• by Anonymous Coward on Monday July 05, 2010 @07:35PM (#32804360)

    While on the train ride back from Germany, I read a headline in the Financial Times.

    "Mineral Prices Depress as Fear Dissipates"

    It was spot on. I was involved over the last year in a major project for the Dutch government on the topic of mineral scarcity. After a year of intensive research I came to the conclusion that the mineral scarcity situation was effectively the inability of manufacturers and managers to effectively communicate their material requirements. There is really no absolute scarcity on the planet. We've tapped less than 2% of the resource base on the planet. Unless we suddenly run out of energy, prompting us to slow down extraction of these minerals, it is unlikely we'll ever really be faced with a shortage.

    Needless to say, such analytical conclusions are not popular these days, we'd much rather claim there really is a scarcity situation as that would give the government something to do. Not a shock that the results of my study were warped, rewritten and omitted. In the end there was no science left in the report presented to the Dutch government. Just another fear piece, much like this one, which temporariliy increases the price of a resource so a few greedy bastards can make a buck while legitimate manufacturers get screwed with a major artificial spike in price.

  • Health care impact (Score:5, Informative)

    by adamwpants (858079) on Monday July 05, 2010 @07:39PM (#32804392) Homepage

    I work in respiratory care. We administer a 70%/30% mix of helium and oxygen, called Heliox. It is a low-density gas, making it easier to breathe for people with airway obstructions (such as asthma, throat cancer, etc.).

    The rising cost of helium may make Heliox prohibitively expensive.

    Just wanted to share that helium is for more than balloons.

    • by JDeane (1402533)

      Just switch to Nitrous Oxide!!!

      "I feel funny.... is this real life?"

    • by fuzzyfuzzyfungus (1223518) on Monday July 05, 2010 @07:50PM (#32804462) Journal
      Not to mention the use of superconducting(and thus typically liquid helium cooled) magnets in medical diagnostic imaging and medical research.

      No helium, No MRIs.
    • Re: (Score:3, Insightful)

      by retchdog (1319261)

      Since the only choices we've allowed ourselves are 1) use it all up now; 2) impose Strict Market Discipline, we're just going to have to go with the latter since the former is clearly nuts.

    • by turing_m (1030530) on Monday July 05, 2010 @07:55PM (#32804500)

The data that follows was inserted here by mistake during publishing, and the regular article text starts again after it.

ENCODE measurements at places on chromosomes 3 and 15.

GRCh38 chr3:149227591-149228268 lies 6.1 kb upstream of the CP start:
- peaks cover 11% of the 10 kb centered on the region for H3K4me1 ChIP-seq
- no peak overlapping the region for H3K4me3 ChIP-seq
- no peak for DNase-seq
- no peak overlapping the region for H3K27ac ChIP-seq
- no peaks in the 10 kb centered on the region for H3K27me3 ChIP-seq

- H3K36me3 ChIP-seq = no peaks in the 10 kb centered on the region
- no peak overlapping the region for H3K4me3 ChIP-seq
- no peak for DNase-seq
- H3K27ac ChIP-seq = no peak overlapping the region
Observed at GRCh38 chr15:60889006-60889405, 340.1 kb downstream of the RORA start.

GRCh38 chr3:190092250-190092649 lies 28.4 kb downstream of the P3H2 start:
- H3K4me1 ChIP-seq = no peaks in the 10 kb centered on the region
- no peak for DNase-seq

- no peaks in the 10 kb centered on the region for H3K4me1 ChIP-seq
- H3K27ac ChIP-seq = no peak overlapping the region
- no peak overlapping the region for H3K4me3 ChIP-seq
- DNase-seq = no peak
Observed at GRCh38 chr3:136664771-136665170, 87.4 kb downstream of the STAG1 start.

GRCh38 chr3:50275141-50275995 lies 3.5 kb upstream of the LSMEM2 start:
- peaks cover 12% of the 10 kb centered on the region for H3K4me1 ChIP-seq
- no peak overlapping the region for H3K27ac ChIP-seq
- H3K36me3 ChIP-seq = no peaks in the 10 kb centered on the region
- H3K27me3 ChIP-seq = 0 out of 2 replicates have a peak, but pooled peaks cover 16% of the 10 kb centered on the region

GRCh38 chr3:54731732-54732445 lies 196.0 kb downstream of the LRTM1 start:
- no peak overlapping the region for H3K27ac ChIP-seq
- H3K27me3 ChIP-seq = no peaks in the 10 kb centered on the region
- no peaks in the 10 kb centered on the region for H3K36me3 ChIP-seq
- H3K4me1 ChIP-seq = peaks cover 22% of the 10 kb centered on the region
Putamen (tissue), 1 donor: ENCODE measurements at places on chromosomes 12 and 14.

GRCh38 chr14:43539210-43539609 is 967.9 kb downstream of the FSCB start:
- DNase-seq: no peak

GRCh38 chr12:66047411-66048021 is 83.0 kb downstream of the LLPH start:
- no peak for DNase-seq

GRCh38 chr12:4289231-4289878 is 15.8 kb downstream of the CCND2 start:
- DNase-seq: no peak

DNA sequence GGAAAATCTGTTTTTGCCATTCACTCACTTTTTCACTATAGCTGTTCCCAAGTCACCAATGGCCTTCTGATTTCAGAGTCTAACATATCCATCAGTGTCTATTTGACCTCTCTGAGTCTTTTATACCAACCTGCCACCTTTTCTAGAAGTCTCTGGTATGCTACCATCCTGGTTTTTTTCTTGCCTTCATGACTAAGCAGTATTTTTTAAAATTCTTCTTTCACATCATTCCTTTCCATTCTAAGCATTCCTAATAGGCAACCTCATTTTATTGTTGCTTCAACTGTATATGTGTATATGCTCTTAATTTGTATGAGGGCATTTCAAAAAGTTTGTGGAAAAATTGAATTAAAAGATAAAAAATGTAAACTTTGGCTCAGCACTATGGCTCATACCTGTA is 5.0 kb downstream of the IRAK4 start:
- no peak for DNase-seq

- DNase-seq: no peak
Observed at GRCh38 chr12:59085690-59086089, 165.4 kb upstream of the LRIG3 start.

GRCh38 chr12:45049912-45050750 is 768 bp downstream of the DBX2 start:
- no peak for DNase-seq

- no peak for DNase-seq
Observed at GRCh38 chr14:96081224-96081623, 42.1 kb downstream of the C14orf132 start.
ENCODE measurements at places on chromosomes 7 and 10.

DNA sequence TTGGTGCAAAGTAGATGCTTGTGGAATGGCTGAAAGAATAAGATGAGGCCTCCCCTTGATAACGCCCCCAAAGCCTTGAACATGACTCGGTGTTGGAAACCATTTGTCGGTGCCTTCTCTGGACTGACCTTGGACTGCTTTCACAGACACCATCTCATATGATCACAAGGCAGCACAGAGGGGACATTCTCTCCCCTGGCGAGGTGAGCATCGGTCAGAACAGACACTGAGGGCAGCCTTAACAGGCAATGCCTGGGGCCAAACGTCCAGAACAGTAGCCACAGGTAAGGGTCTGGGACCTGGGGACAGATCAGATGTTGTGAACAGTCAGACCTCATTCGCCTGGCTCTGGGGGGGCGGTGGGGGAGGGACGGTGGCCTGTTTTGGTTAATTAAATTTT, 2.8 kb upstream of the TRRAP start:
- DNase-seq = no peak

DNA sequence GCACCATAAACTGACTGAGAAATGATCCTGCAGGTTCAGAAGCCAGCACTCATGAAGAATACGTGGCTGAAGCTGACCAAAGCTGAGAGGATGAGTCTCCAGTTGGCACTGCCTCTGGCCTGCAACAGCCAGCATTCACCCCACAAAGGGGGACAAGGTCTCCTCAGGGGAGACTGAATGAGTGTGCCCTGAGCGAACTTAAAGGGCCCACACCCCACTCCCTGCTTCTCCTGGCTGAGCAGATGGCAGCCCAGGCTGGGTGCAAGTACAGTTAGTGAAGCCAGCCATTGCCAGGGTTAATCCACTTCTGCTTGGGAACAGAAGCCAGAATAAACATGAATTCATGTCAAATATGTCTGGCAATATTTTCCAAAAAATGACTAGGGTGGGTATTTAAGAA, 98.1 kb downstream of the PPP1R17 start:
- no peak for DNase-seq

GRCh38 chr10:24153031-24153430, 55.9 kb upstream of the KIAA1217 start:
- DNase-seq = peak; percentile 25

The rising cost of helium may make Heliox prohibitively expensive.

      Only if you don't recover it. At some price for helium, sucking the exhalations into a compressor, bottling it and selling it back to the gas company for reprocessing becomes cost effective. I don't imagine that recovering the helium would be difficult given the difference in densities between helium and other gases.

    • I work in respiratory care. We administer a 70%/30% mix of helium and oxygen, called Heliox. It is a low-density gas, making it easier to breathe for people with airway obstructions (such as asthma, throat cancer, etc.).

      The rising cost of helium may make Heliox prohibitively expensive.

      Are you already using rebreathers? That's one way of holding down costs. Another way is to find another light gas to form your low density mix.

      • Re: (Score:3, Informative)

        by zippthorne (748122)

        Unfortunately, hydrox has some rather explosive risks. Not sure you want to be playing with it in an area where there might be sparks or flame sources, and there aren't many other options: you're looking for a diluent that's less dense than diatomic nitrogen, with an atomic mass of 28. Preferably a lot less. Not a huge range of possibilities there.

      • Re: (Score:3, Informative)

        Another way is to find another light gas to form your low density mix.

        Well there are a few limitations:

        You sure as hell aren't going to find a substitute for Oxygen.
        There is 1 gas that is lighter than Helium, and mixing it with Oxygen and introducing it in high enough volume to breath is dangerous as hell.

        So let's move up the Periodic table. If we can't do Helium, we go up the elements... Lithium, Beryllium, Boron, Carbon and finally.... Nitrogen, which puts us right back at regular air, and thus is pointl

    • by sznupi (719324)

      Except for some...interesting ;) secondary properties, would a 70%/30% mix of hydrogen and oxygen be equally fine as far as human organism is concerned? (hm, given controlled enough usage style?)

  • by Adrian Lopez (2615) on Monday July 05, 2010 @07:41PM (#32804404) Homepage

    It's as if a million chipmunk voices suddenly cried out in terror and turned into baritones.

  • emotional appeal? (Score:2, Insightful)

    by retchdog (1319261)

    It sounds more like a sound moral argument to me, but I guess anything which doesn't have a "$", "€", or similar symbol attached to it doesn't count as rational anymore.

    • Re:emotional appeal? (Score:5, Informative)